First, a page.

State of Minnesota,
Corey Ryan Walthers,
Kandiyohi County District Court
File No. K099459
Mike Hatch, Attorney General, Suite 500, 525 Park Street, St. Paul, MN 55103; and
Boyd Beccue, Kandiyohi County Attorney, Tracy Perzel, Assistant County Attorney, 316 S.W. Fourth Street, Willmar, MN 56201 (for respondent)
John E. Mack, Mack & Daby, P.A., 26 Main Street, P.O. Box 302, New London, MN 56273 (for appellant)
Considered and decided by Toussaint, Chief Judge, Crippen, Judge, and Peterson, Judge.
Under the Minnesota Rules of Evidence, evidence of other wrongs or acts is inadmissible proof of the defendant's character in a criminal trial when there are no issues regarding proof of motive, opportunity, intent, preparation, plan, knowledge, identity, or absence of mistake or accident.
Appellant disputes the admission of prior-act evidence in the trial in which he was accused of furnishing alcohol to a minor. Because the prior conduct is not probative of an intent, preparation, or plan to commit the charged violation, and because appellant offered no defense of lack of opportunity, knowledge, identity, or mistake, we reverse the conviction and remand the case for disposition by the trial court.
The state charged appellant Corey Walthers with ten counts of furnishing alcohol to two minors under Minn. Stat. § 340A.503, subd. 2(1) (1998). The trial was held in January 2000, and the jury acquitted appellant of all but one count, finding that he provided alcohol to 17-year-old Joshua Butterfield between June and August of 1997 at appellant's parents' home in Kandiyohi County.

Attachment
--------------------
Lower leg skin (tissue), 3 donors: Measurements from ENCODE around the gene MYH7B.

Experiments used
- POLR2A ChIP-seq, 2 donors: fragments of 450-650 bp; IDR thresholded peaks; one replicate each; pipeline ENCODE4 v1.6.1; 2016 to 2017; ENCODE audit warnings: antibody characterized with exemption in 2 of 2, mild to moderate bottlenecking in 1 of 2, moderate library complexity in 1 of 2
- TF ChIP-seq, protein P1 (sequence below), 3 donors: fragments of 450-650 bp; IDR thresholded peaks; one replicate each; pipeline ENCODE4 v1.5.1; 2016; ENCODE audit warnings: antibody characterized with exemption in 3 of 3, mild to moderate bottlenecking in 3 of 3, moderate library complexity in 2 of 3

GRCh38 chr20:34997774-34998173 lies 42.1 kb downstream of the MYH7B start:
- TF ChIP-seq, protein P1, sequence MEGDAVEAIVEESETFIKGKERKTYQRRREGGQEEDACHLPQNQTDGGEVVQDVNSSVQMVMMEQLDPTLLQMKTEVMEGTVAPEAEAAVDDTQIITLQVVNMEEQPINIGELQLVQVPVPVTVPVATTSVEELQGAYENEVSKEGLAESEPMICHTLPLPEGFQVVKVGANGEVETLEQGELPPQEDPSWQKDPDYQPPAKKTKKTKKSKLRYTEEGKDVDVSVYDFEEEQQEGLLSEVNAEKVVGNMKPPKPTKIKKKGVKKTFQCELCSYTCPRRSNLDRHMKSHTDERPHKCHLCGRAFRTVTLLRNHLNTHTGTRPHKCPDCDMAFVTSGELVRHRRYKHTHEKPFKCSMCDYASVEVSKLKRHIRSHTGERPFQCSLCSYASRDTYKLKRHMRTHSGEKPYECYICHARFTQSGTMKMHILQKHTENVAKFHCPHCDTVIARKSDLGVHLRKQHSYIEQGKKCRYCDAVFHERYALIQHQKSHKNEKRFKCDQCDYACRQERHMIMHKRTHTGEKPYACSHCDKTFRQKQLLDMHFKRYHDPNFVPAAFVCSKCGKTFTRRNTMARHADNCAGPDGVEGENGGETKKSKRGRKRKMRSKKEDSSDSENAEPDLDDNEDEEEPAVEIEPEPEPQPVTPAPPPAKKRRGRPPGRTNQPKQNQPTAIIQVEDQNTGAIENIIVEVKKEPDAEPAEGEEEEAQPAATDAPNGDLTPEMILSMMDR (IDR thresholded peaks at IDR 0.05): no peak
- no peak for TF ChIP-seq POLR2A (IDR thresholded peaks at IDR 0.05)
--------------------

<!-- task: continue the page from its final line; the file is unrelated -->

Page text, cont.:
As part of the evidence presented at trial, the trial court allowed the testimony of Matthew Beckman, appellant's roommate in 1996-97. Beckman testified that at another time and in another county, he saw Butterfield and appellant sleeping in the living room surrounded by empty beer cans. He also testified that he never actually observed appellant and Butterfield drinking alcohol or appellant providing Butterfield with alcohol. The trial court found the testimony probative of the opportunity of the defendant--the preparation and plan and found that it tended to show a lack of mistake as to the * * * age of [Butterfield].
Appellant challenges the conviction and sentence. He contends that the trial court erred in admitting Beckman's testimony because it was irrelevant and more prejudicial than probative.
Did the trial court clearly abuse its discretion in admitting evidence of another wrong or act?
A reviewing court will not reverse the trial court's admission of evidence of other crimes or bad acts unless an abuse of discretion is clearly shown. State v. Scruggs, 421 N.W.2d 707, 715 (Minn. 1988). Where the admissibility is unclear, the court should give the defendant the benefit of the doubt and reject the evidence. State v. DeWald, 464 N.W.2d 500, 503 (Minn. 1991). Appellant contends that the trial court abused its discretion in allowing Matthew Beckman's testimony.
The Minnesota Rules of Evidence provide that [e]vidence of another crime, wrong, or act is inadmissible character evidence unless offered as proof of motive, opportunity, intent, preparation, plan, knowledge, identity, or absence of mistake or accident. Minn. R. Evid. 404(b). The trial court admitted Beckman's testimony as probative of the opportunity of the defendant--the preparation and plan and a lack of mistake as to Butterfield's age.